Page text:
Good Time is a visceral, gritty thriller that moves you forward with its hypnotic, award-winning soundtrack and vivid shots with neon lighting that demands your attention, even if the brutality makes you look away. In spite of the violence, at its core Good Time is a triumph of humanistic storytelling, a Safdie staple, all aspects of the film are tinged with desperation and the love that drives that desperation.
The first scene introduces us to Nick, his therapy session is a painful, revealing moment in which his mental handicaps are shown to the audience layer after layer. It almost seems as if Nick knows that his definiencies are being put on display to a larger audience. Nick, played by co-director Ben Safdie, shows such raw frustration at his own inability to express himself and understand the world around him. He is constantly pushed into situations beyond his comprehension and control, yet while the pace of events surrounding him speed up, he is left slogging through the mud to catch up.
In stark contrast to Nick is his older brother and protector, Constantine or Connie played by a stellar Robert Pattinson. From the very first time Connie storms into Nick’s painfully intimate therapy session his energy is palpable and chaotic. Pattinson is at his absolute career best as the intense, desperate man who is constantly trying to outrun his own mistakes and save the only person he truly cares about. He is unrecognizable with greasy skin and bleached hair, pockmarks, and a manic light in his eyes throughout the film. This dramatic transformation is not just skin deep, Connie’s reedy voice is as piercing as his appearance. Pattinson is a force of nature as he rushes into situation after situation in order to help his brother, he maniacally jumps from plans as they fall through, he acts on impulse with every move, his voracious love for his brother is ultimately his undoing.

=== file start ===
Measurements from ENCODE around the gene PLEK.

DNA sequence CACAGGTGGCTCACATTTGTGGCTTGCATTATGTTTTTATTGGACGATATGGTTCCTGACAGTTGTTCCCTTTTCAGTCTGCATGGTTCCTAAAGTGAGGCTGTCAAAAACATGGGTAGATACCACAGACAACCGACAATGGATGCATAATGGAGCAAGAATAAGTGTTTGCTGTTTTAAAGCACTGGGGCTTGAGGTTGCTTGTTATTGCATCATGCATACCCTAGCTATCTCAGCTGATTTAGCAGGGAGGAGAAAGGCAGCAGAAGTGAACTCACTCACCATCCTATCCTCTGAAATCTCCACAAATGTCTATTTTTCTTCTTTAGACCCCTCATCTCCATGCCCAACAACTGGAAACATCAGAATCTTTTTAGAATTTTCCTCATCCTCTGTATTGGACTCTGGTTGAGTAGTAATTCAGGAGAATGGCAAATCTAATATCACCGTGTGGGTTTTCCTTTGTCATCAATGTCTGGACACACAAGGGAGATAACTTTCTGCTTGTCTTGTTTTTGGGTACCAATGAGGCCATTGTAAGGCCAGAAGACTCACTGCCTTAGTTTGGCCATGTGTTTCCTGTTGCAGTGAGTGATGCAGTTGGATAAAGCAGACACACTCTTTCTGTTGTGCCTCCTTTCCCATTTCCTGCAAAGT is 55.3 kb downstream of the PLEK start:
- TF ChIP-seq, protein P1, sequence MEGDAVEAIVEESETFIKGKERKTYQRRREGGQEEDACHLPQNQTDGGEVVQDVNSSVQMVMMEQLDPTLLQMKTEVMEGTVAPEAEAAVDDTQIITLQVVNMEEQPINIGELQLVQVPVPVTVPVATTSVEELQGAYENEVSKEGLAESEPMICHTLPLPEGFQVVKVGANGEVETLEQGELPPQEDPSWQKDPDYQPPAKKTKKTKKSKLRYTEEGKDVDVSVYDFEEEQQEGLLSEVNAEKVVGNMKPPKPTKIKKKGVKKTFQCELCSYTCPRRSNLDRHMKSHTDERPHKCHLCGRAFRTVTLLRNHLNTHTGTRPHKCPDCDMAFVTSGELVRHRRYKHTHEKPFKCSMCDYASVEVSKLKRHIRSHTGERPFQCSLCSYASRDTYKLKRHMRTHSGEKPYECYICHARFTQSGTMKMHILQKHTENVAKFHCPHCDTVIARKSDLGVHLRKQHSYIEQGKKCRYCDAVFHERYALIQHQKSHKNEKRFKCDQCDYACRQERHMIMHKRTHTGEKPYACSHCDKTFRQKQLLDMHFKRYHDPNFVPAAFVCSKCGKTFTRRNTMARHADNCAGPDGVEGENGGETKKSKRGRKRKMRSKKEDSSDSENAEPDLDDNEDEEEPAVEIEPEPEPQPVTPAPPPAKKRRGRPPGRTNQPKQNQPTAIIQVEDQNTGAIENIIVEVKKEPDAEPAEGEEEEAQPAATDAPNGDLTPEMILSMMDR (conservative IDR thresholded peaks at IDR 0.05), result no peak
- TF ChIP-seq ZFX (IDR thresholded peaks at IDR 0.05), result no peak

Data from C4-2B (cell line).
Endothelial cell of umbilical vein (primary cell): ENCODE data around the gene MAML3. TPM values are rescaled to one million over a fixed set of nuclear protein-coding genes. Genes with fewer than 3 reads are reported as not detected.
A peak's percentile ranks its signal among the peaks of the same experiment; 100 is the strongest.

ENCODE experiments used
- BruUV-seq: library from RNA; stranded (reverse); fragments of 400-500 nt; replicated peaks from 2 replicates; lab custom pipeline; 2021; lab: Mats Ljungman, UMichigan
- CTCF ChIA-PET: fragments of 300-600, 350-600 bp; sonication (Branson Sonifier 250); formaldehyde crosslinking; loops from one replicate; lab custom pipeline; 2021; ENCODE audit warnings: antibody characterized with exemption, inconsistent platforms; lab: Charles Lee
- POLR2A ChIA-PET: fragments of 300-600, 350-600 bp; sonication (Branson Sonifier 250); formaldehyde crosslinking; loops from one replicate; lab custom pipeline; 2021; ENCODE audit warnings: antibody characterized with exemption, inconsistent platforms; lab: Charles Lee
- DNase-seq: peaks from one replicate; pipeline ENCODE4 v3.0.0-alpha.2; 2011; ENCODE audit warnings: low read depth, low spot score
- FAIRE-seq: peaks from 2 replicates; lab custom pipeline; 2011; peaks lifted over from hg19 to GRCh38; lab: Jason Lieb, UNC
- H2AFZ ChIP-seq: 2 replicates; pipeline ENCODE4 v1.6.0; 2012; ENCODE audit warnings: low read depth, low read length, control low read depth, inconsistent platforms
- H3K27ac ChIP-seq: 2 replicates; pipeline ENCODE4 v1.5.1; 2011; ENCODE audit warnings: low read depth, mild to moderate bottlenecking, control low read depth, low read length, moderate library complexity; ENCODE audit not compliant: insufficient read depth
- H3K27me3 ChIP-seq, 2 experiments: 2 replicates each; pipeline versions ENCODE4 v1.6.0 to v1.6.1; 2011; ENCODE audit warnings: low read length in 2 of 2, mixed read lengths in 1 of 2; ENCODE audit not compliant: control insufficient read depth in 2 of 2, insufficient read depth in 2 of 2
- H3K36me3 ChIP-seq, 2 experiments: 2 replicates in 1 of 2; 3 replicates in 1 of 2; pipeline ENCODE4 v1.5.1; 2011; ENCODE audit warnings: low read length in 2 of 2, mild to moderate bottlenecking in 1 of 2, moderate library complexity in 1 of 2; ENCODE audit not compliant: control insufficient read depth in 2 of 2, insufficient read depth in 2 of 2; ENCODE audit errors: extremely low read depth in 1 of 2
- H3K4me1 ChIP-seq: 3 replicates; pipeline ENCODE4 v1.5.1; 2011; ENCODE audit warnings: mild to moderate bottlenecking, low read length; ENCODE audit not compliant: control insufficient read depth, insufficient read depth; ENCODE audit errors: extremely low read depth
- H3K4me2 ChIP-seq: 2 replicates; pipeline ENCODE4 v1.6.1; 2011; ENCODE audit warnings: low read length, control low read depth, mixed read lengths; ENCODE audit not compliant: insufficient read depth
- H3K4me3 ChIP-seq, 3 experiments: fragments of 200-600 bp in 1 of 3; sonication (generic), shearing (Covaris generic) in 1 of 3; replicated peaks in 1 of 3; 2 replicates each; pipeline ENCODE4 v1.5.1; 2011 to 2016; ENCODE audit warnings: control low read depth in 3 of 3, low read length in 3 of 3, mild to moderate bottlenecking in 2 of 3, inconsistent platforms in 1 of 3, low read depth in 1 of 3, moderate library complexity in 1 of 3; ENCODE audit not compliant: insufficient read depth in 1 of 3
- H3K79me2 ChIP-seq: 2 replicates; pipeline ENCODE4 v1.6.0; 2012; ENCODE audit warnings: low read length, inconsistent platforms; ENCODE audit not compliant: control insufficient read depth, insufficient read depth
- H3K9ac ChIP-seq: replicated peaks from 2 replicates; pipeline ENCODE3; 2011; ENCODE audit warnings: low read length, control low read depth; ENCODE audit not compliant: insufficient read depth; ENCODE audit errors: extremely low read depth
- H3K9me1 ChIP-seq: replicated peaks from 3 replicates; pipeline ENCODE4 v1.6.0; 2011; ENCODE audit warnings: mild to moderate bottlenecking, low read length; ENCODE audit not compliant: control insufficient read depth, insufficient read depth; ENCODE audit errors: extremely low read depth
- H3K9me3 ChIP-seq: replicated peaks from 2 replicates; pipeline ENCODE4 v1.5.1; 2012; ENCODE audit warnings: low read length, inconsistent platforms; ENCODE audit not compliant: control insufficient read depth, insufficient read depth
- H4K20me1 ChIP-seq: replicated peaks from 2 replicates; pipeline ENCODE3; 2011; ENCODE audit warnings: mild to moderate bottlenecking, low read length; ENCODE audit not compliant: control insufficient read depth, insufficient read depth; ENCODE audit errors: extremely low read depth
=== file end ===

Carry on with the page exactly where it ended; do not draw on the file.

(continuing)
The majority of the film takes place in one night, a feat that makes for an adrenalized chaotic night as Connie combs through the seedy underbelly of Queens for a chance to save his brother. That night is lit up with neon, the color of late night and all that accompanies it. Cinematographer Sean Prince Williams lights up Pattinson with red, pink, black light and static white light to create a hypnotic thrill for the eye, while constantly reminding everyone that this is the unnatural light made for the darkest places, with even darker purposes. The lurid, abandoned amusement park sells this seediness best, and also is a visualization of the chaos in Connie’s head and the emotions that drive him further into the grave he is digging for himself.
The final shot of Connie is haunting; he sits in the back of a police car staring forward into nothingness. Throughout out his fevered night, this was never the plan. He looks out, unseeing as the camera closes in tight. Pattinson is finally still, numb from all the actions that lead him here. Without his manic energy and simmering rage, Connie is smaller and seems to sink into the seat in relief that there is nowhere to go, the end caught up with him. In contrast again, Nick is shown in a program for handicapped individuals, finally in a situation where he can choose his speed and direction. The Safdie brothers never shied away from realism in this film, and you leave knowing this is how it should end. This is a film that stays with you on the drive home the raw, totally human story of love without knowing how to love. That love can be as destructive and suffocating as hate.
If Good Time is playing in a theatre near you, go see it, now.